Re: [OPE-L] if a six turned out to be nine

From: Rakesh Bhandari (bhandari@BERKELEY.EDU)
Date: Tue Oct 03 2006 - 18:33:01 EDT

>OK, thanks for your comments. Grossman does refer to speculation, financial
>assets etc. However the point is that if the value of assets existing
>external to the sphere of production grows larger than those inside it, then
>any analysis of the accumulation of capital which focuses only on the
>composition of current production capital (C+V+S) is at best very

HG did not concentrate only on production capital. He examines
rationalization of circulation capital, the struggle against ground
rent and speculation.

At any rate, I think my point holds about how Marx's economic science
makes sense only in the light of expanded reproduction. Makoto Itoh
challenges HG here because he says that the theory expanded
reproduction has little to do with foreign trade, ground rent and
wage labour so there is no reason to believe Marx's working out a
theory of expanded reproduction would have allowed him to encompass
the missing books. But that is of course exactly what Marx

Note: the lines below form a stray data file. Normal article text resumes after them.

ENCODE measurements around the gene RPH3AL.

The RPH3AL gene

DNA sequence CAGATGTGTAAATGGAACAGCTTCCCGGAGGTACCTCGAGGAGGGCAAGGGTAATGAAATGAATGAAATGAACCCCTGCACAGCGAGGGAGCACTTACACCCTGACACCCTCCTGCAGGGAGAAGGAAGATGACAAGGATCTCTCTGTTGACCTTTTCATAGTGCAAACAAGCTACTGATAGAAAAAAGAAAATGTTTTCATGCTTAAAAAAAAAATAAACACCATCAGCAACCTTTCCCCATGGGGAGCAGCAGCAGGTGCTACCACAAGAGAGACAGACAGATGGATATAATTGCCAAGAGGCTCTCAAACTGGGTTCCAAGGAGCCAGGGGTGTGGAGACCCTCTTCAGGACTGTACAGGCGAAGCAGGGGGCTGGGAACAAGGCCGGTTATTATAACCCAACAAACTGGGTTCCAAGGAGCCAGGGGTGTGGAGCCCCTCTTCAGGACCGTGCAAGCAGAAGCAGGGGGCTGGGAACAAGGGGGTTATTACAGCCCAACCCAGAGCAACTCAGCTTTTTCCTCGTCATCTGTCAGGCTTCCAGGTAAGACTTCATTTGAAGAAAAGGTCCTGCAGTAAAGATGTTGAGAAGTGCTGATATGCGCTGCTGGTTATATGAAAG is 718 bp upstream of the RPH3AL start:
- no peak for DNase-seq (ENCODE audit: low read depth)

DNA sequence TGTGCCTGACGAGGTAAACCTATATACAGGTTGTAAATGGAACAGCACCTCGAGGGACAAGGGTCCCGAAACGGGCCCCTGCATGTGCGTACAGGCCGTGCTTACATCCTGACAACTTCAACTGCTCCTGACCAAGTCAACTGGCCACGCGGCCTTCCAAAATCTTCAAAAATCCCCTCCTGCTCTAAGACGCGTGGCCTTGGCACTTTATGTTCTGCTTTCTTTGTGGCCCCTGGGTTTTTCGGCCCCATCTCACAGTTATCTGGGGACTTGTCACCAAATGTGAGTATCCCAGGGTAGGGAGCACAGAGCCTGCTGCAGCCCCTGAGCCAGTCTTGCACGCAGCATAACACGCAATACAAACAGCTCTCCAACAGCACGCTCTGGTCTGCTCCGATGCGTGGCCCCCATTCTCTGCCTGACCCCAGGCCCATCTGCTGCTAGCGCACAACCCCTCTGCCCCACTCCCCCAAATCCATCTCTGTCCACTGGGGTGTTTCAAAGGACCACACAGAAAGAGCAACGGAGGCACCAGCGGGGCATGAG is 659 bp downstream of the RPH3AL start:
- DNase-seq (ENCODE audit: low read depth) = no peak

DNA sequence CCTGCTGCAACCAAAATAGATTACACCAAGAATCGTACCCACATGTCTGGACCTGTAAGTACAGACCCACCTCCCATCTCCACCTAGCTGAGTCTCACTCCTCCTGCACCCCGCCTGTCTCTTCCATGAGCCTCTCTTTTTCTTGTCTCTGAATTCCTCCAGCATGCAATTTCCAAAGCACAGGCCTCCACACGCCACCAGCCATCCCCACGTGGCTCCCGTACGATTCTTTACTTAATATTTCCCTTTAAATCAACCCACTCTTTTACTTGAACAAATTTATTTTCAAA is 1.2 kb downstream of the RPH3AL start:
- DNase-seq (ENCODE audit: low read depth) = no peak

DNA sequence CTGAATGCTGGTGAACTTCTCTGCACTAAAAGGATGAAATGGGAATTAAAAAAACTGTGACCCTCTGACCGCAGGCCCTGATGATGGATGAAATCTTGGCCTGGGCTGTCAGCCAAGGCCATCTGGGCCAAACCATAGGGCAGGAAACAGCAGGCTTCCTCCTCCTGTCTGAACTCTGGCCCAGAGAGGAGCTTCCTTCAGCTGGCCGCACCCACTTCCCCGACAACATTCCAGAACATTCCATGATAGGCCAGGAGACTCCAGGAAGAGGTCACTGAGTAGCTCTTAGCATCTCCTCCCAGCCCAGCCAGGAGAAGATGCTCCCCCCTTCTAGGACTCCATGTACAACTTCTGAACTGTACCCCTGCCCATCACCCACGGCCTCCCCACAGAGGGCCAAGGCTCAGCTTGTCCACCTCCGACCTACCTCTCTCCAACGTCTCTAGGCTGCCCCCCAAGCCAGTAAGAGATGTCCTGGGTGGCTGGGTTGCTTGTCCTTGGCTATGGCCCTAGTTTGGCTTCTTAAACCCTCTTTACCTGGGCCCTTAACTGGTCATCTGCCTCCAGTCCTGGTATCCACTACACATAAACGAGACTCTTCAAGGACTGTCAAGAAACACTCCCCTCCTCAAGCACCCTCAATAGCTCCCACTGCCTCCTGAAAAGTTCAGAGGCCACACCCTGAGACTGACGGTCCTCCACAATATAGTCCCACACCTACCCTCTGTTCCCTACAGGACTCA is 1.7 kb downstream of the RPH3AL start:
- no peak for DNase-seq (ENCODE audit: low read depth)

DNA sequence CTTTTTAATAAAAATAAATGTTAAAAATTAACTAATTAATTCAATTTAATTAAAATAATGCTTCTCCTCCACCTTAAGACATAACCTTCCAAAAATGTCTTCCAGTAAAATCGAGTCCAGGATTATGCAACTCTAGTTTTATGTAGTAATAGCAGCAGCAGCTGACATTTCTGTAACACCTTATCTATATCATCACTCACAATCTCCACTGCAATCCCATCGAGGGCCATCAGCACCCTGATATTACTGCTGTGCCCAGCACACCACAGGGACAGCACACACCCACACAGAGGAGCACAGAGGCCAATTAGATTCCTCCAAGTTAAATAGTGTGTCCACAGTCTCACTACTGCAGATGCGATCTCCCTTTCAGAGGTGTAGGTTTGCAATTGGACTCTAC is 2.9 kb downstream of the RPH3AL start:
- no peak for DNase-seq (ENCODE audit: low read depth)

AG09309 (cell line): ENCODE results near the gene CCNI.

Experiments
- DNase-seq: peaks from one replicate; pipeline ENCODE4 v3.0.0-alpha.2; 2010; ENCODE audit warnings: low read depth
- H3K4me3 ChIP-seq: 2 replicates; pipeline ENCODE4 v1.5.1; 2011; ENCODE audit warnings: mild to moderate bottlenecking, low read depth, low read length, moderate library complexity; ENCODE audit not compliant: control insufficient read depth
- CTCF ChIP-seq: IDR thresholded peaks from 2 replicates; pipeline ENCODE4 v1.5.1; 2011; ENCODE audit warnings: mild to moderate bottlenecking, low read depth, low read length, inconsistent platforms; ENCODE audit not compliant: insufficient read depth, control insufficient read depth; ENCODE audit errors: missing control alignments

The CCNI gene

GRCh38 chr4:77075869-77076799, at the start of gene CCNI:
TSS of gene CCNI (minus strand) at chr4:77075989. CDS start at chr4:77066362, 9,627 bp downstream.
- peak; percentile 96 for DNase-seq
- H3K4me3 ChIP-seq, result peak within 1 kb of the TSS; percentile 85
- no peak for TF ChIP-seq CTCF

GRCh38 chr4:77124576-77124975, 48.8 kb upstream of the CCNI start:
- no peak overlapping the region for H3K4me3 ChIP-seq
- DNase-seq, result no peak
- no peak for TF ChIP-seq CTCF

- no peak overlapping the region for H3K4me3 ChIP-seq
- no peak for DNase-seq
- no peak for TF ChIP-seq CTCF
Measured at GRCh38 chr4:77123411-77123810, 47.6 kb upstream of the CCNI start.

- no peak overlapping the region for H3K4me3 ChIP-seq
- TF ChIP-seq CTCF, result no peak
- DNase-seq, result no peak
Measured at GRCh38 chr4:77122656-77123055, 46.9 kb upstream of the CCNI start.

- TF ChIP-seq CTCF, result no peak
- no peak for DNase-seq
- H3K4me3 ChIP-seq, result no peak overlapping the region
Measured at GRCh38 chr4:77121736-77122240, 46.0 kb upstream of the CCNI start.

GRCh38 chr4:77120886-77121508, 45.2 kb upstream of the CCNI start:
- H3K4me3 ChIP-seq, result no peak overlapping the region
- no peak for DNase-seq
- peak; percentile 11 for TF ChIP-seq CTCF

did--encompass  the theory of the exploitation of free wage labour
under the theory of simple and expanded reproduction (see chaps 23
and 24 of Capital volume I). If Smith and Ricardo had thought through
reproduction it would have become obvious to them what the character
of variable capital was, that is it may well have become obvious to
them that the labor fund was simply an allotment by the capitalist
class out the surplus value which workers had created in the previous
period (with the original capital having been dissipated through
their own consumption) . This is why they dare not match the audacity
of the Physiocrats. It should also be clear that Marx has
considerably and brilliantly developed the theory of exploitation in
these chapters beyond their original articulation in chs 4-6. I get
excited every time I rediscover how exactly brilliant Marx was.
It still seems to me that Grossman made a breakthrough not simply in
crisis theory but in methodology.
I think Makoto has not at all understood the power of HG's analysis.
Nor do I think has even his defender Tribe.


ps we can discuss why Marx did not write or incorporate the book on
the state. Here I think we'll need to understand how theoretical
considerations were motivated in part by the battle with anarchists
with their anti state fetishism.

>Grossman's analysis could no doubt be expanded though, to take
>account of this reality.

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